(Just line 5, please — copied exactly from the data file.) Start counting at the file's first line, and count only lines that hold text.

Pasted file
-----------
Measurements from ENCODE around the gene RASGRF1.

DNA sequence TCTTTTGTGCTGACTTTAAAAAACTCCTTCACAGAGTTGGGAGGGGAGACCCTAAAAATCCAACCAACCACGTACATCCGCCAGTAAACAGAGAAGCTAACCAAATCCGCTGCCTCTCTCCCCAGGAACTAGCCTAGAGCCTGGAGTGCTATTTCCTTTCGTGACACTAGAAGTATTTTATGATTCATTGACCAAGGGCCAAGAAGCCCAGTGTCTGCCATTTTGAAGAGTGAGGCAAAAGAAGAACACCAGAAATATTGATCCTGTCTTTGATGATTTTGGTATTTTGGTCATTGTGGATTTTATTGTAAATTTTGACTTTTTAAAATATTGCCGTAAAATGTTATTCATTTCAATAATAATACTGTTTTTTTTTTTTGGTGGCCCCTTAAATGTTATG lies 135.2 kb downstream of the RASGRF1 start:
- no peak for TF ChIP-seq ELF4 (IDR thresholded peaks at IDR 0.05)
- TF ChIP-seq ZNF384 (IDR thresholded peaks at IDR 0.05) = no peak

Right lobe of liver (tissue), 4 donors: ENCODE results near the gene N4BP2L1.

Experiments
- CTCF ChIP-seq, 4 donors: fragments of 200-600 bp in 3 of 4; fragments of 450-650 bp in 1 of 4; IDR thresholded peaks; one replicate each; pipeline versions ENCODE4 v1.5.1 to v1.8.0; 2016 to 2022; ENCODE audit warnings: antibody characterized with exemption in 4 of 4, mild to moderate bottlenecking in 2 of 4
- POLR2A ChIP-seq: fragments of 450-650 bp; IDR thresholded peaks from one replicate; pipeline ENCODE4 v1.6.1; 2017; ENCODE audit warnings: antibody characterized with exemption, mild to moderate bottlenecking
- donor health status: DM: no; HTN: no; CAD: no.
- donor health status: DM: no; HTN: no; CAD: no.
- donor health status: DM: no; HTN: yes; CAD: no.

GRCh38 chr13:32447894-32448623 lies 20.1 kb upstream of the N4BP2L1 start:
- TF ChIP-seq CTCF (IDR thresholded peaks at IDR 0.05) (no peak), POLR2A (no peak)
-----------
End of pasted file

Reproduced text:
Right lobe of liver (tissue), 4 donors: ENCODE results near the gene N4BP2L1.